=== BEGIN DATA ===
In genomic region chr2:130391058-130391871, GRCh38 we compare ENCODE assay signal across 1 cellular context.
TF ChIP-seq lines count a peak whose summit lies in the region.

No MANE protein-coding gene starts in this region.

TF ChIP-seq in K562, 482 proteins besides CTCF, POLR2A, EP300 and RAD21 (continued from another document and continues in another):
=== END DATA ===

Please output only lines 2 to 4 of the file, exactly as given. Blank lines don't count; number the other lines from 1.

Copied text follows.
TF ChIP-seq lines count a peak whose summit lies in the region.

No MANE protein-coding gene starts in this region.

TF ChIP-seq in K562, 482 proteins besides CTCF, POLR2A, EP300 and RAD21 (continued from another document and continues in another):